Why do not polyphenols of red wine protect against the harmful effects of alcohol in alcoholism?

Research output: Article


The effect of polyphenolic bioactive substances, especially resveratrol (12.03 mg l–1), of an often consumed Hungarian red wine was investigated in a short term rat experiment. Male young Wistar albino rats were treated with high volumes of red wine (matching one bottle of wine/day for a 85 kg man) (N=5) and another alcoholic drink of the same alcohol concentration (N=5), corresponding to the circumstances of alcoholism, and 5 rats were in the control group. A total of 7 routine laboratory parameters were measured from the sera by kits. The changes of redox homeostasis (H-donor activity, induced chemiluminescence, diene-conjugates, GSHPx) were studied in blood plasma and/or in liver homogenates by spectrophotometric and luminometric methods. Transmethylation property of the liver was measured by overpressured layer chromatography (OPLC) technique. It was proven with in vitro OPLC analytical study that resveratrol reacted with methyl groups, and resveratrol was demonstrated to influence transmethylation processes as well as redox homeostasis. Red wine compounds do not protect from the harmful effects of alcohol, and even by high doses of resveratrol, the liver further deteriorates and the negative effect of alcohol increases. It has been confirmed that high doses of resveratrol do not provide protection against liver damage in those suffering from alcoholism.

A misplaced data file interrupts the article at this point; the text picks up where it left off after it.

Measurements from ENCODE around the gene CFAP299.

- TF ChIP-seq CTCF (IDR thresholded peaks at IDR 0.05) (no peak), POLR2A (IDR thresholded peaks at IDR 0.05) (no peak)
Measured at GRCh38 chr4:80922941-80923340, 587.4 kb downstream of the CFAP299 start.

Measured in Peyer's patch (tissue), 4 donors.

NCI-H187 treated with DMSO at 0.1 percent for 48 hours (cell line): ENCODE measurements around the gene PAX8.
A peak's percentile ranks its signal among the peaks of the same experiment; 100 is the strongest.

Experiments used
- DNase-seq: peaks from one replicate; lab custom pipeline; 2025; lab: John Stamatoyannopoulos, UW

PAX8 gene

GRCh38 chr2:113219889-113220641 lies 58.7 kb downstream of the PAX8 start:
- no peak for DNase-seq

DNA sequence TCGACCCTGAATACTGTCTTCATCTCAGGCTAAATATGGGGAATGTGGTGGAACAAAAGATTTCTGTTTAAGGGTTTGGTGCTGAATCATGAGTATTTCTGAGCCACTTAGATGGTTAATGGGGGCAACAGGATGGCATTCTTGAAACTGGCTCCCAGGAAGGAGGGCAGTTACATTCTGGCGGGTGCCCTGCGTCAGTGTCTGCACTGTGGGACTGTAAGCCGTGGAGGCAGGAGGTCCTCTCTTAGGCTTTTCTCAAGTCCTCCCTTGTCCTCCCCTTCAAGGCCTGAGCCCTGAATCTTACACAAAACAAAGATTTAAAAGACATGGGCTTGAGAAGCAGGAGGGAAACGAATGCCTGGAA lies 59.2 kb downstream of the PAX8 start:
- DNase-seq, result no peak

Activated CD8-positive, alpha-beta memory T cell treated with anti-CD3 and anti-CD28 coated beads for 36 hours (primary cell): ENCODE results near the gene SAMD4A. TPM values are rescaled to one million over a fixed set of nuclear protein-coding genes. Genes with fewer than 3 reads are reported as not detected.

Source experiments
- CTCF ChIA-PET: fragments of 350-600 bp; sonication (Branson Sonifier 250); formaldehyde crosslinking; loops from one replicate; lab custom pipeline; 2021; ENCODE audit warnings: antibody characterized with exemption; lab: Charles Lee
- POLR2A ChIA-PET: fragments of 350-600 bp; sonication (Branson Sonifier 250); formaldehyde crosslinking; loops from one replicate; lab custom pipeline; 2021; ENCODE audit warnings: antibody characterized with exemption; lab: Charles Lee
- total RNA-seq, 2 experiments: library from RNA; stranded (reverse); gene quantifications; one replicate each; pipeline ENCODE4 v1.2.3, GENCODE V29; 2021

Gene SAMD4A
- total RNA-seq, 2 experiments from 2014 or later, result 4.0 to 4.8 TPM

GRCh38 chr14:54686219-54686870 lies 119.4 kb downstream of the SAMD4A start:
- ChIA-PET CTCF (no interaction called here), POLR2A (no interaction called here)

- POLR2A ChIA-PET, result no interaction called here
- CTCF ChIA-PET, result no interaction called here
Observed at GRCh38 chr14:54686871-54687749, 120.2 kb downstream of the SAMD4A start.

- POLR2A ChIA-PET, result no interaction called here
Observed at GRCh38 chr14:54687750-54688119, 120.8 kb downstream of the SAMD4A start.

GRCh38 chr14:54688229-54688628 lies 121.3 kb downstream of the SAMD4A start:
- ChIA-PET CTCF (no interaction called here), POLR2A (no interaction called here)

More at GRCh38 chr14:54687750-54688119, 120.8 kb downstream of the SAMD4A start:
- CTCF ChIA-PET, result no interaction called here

Original languageEnglish
Pages (from-to)358-364
Number of pages7
JournalActa Alimentaria
Issue number3
Publication statusPublished - jan. 1 2019

ASJC Scopus subject areas

  • Food Science

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